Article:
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Cannabinol (CBN) and Sleep: Separating Fact from Fiction

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Corroon J. Cannabinol and Sleep: Separating Fact from Fiction. Cannabis Cannabinoid Res. 2021 Aug 31. doi: 10.1089/can.2021.0006. Epub ahead of print. PMID: 34468204.

In recent years, marketers of cannabis (i.e., marijuana) products have claimed that cannabinol (CBN) has unique sleep-promoting effects. Despite a plausible mechanism, it is possible that such claims are merely rooted in cannabis lore. The aim of this narrative review was to answer the question: "Is there sufficient clinical evidence to support claims that CBN has sleep-promoting effects?" A systematic search of PubMed/MEDLINE was performed to evaluate the published evidence. The abstracts of 99 human studies were screened for relevance by the author and reviewed for compliance with the inclusion criteria. The characteristics and principal findings were extracted from eight full-text articles that met inclusion criteria for detailed review. Pre-clinical and clinical research investigating the effects of CBN is dated and limited, with the preponderance of human studies occurring in the 1970-1980s with small sample sizes lacking diversity in sociodemographic characteristics. Studies specifically assessing subjective effects associated with sleep, such as sedation or fatigue, are rare. Most importantly, published clinical trials investigating associations between CBN and validated sleep questionnaires and/or formal polysomnography were not identified in this review. In addition, evidence demonstrating that CBN itself elicits cannabis-like effects in humans is mixed, with the majority of available evidence demonstrating a lack of such an effect. Consequently, there is insufficient published evidence to support sleep-related claims. Randomized controlled trials are needed to substantiate claims made by manufacturers of cannabis products containing CBN. These studies should specifically evaluate its effects on sleep through polysomnography, or at minimum, through validated sleep questionnaires, and use dosages significantly higher than those found in currently available cannabis products marketed for sleep (typically ≤5 mg). Individuals seeking cannabis-derived sleep aids should be skeptical of manufacturers' claims of sleep-promoting effects.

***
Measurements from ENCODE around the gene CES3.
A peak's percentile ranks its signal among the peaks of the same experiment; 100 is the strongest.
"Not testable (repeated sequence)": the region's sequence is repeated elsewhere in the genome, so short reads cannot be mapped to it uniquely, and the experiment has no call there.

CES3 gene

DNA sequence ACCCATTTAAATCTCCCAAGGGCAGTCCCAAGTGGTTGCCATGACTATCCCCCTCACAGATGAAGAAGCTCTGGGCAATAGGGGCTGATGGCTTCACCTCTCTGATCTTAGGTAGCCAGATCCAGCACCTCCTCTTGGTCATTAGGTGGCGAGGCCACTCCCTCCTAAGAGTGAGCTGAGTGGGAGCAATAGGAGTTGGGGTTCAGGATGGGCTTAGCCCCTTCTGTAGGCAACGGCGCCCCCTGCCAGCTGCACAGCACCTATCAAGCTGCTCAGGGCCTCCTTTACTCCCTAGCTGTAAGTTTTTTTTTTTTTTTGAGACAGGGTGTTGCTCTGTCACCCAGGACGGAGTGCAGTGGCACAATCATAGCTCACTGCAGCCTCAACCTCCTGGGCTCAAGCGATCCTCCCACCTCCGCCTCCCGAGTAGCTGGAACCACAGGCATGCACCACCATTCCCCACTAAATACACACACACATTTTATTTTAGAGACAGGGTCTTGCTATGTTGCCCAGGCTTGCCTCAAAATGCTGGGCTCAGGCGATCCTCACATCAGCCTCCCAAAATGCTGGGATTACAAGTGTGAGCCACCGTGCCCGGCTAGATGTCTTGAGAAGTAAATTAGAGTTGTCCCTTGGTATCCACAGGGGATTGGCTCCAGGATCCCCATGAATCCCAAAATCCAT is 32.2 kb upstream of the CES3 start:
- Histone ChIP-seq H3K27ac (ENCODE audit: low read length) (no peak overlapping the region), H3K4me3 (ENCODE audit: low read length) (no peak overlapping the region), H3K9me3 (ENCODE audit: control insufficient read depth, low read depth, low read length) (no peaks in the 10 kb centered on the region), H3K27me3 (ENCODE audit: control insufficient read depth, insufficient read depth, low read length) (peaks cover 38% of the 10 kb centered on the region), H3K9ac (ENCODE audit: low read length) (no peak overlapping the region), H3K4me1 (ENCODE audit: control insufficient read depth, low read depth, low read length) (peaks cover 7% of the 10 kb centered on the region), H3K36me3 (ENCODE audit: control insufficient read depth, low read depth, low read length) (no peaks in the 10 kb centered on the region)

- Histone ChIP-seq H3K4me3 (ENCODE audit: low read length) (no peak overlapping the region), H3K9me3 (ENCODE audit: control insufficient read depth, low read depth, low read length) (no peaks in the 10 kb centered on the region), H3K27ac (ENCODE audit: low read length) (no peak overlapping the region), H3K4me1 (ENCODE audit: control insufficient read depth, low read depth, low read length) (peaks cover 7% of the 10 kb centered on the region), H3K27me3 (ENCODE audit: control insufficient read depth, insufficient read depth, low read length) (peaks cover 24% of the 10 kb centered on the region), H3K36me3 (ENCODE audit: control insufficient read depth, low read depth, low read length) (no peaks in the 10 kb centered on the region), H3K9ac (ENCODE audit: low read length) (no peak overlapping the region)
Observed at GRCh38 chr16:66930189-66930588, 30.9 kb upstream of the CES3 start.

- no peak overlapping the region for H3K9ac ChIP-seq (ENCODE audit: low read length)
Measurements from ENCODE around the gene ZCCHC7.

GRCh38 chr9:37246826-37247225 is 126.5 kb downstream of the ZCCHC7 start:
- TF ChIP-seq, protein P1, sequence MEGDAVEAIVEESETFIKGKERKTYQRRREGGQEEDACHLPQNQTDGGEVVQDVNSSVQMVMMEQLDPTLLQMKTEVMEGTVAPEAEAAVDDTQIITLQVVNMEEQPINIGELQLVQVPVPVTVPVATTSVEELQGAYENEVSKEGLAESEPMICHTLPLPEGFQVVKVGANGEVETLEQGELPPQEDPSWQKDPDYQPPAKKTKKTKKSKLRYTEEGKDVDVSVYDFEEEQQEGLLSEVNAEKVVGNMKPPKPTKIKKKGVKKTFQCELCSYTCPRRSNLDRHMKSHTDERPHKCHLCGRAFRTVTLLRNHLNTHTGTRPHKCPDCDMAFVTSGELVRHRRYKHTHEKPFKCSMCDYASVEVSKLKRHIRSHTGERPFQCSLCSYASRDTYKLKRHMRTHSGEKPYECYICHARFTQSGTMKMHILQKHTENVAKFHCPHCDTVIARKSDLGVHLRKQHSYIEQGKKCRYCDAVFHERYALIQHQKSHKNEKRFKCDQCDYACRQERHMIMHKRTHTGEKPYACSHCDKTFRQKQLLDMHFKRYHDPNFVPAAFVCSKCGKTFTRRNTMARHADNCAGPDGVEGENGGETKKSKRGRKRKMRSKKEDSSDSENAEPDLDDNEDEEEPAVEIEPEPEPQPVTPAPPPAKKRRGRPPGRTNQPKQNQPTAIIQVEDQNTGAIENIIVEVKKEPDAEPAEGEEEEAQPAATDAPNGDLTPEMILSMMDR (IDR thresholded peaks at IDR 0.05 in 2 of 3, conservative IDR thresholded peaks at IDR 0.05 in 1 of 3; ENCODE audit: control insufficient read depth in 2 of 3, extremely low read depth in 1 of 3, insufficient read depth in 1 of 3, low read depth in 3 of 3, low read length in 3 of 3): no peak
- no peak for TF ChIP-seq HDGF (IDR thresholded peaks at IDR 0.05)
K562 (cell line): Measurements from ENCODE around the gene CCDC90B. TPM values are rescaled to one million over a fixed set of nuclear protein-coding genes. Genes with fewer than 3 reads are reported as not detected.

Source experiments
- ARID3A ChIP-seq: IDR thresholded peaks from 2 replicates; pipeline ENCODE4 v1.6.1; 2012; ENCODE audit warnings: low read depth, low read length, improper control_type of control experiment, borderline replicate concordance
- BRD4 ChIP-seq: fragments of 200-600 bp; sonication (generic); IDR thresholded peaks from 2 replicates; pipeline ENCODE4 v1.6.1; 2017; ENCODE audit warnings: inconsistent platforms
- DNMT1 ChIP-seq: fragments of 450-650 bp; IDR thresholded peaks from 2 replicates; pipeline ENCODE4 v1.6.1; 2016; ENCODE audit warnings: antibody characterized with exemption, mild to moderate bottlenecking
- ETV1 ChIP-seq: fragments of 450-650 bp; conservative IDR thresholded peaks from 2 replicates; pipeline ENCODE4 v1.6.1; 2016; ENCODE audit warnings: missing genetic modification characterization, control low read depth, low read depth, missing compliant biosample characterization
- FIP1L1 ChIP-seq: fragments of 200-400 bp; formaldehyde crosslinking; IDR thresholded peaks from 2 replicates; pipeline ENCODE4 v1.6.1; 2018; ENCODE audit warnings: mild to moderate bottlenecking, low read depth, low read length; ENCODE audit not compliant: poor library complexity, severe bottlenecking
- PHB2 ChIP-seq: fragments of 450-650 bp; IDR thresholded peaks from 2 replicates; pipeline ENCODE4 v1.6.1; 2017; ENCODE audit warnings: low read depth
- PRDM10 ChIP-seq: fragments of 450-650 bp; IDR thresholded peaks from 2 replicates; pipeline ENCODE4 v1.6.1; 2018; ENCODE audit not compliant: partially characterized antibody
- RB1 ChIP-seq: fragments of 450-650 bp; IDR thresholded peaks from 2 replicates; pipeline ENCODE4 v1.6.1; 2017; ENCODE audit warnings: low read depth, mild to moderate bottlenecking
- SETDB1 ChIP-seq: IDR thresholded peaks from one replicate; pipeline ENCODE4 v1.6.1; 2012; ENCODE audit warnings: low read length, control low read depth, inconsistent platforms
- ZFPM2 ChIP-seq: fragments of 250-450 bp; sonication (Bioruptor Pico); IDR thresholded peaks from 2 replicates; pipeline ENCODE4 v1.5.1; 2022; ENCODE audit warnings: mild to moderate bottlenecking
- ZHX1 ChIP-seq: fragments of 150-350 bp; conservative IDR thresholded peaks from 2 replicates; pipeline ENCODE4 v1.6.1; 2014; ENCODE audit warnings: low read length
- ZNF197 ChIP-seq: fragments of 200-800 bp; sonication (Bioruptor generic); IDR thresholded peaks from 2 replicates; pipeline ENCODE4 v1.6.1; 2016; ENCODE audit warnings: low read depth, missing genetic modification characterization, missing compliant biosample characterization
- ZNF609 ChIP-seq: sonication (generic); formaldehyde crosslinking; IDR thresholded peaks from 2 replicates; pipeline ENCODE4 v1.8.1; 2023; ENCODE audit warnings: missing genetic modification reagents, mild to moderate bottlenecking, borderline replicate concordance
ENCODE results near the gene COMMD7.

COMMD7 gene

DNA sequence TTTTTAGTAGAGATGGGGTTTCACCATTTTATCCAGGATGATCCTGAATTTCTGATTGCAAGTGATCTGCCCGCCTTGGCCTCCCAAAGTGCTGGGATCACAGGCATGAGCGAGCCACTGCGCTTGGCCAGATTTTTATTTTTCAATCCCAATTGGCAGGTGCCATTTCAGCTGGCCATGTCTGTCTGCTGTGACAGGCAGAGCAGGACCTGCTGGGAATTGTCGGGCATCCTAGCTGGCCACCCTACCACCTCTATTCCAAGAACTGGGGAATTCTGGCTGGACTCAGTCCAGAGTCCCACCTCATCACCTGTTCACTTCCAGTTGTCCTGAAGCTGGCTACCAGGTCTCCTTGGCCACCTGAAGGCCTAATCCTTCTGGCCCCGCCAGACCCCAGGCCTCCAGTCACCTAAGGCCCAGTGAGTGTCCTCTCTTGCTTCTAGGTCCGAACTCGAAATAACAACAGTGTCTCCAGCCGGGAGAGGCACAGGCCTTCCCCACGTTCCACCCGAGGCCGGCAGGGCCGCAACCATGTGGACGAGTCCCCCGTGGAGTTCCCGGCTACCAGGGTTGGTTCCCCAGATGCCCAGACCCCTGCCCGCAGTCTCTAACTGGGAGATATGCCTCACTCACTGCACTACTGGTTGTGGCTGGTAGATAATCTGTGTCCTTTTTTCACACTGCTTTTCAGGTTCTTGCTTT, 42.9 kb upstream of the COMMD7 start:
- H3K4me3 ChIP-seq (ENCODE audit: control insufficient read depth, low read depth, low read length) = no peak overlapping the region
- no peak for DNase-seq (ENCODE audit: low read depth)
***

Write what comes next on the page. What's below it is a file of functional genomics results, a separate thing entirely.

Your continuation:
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Labeling of Cannabidiol Products: A Public Health Perspective

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Corroon J, MacKay D, Dolphin W (2020) Labeling of cannabidiol products: a public health perspective, Cannabis and Cannabinoid Research X:X, 1–5, DOI: 10.1089/can.2019.0101.

Interest in the therapeutic use of cannabidiol (CBD) has reached a fever-pitch in recent months, as CBD-containing products appear everywhere from online retailers to grocery stores and gas stations. The widespread availability of hemp-derived CBD products is confounding given that CBD is a U.S. Food and Drug Administration (FDA)-approved drug, and thus precluded from being added to food and beverages, or included in dietary supplements. The use by manufacturers of disease-related claims on marketing materials and product labels, along with the federal legalization of hemp in December 2018, has created political pressure on FDA to promulgate regulations.